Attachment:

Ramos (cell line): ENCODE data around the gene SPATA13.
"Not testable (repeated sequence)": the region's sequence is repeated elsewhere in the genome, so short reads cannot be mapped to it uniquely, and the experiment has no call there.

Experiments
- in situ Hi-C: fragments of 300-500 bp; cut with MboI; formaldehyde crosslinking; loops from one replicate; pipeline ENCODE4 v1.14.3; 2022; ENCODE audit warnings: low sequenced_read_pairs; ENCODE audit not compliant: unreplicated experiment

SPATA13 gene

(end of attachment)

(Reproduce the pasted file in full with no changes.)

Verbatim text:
Ramos (cell line): ENCODE data around the gene SPATA13.
"Not testable (repeated sequence)": the region's sequence is repeated elsewhere in the genome, so short reads cannot be mapped to it uniquely, and the experiment has no call there.

Experiments
- in situ Hi-C: fragments of 300-500 bp; cut with MboI; formaldehyde crosslinking; loops from one replicate; pipeline ENCODE4 v1.14.3; 2022; ENCODE audit warnings: low sequenced_read_pairs; ENCODE audit not compliant: unreplicated experiment

SPATA13 gene